RE: Directive –Recommended Actions for Vietnam Conflict
The situation is dire in Vietnam and calls for the United States to make a pivotal decision. With further destabilization of South Vietnam and further militarization of North Vietnam, the United States now faces two potential conclusions: 1) more decisive and direct involvement militarily, or 2) calculated withdrawal. Given the events of the past several months along with all available intelligence, the latter course of action is recommended. The United States should set a timetable of one year or less for withdrawal. This directive is based on a study of the following:
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1. Historical Concerns:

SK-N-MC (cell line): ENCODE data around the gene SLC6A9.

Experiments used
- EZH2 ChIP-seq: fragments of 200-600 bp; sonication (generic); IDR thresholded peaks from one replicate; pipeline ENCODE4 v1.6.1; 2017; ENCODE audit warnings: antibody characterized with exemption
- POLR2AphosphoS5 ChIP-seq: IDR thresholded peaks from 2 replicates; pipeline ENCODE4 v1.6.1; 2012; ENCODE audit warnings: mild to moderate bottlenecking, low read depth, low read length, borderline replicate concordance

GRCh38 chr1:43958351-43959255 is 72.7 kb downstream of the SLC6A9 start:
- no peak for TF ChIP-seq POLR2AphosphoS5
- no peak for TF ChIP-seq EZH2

Ø French efforts from 1946-1954 show that superior firepower, troops and resources made no impact. Vietnamese forces prolonged the struggle indefinitely, wearing down the will of the French. Public support waned and French forces were forced to exit.
Ø The Vietnamese will to fight is immeasurable. They have learned throughout history that, despite periods of severe setback, their persistence eventually pays off.
2. Military/Intelligence Concerns: Any escalations would be catastrophic. Failures would be derived from one or all of the following obstacles:
Ø Lack of Clear U.S. Strategy – What is our strategy? So far, we have not established one. Proposed bombing, escalation of troops and attrition campaigns are facets of what larger goal? What constitutes a success or a failure? How can we measure it? These have yet to be answered. Without a clear answer, military options will assuredly fail.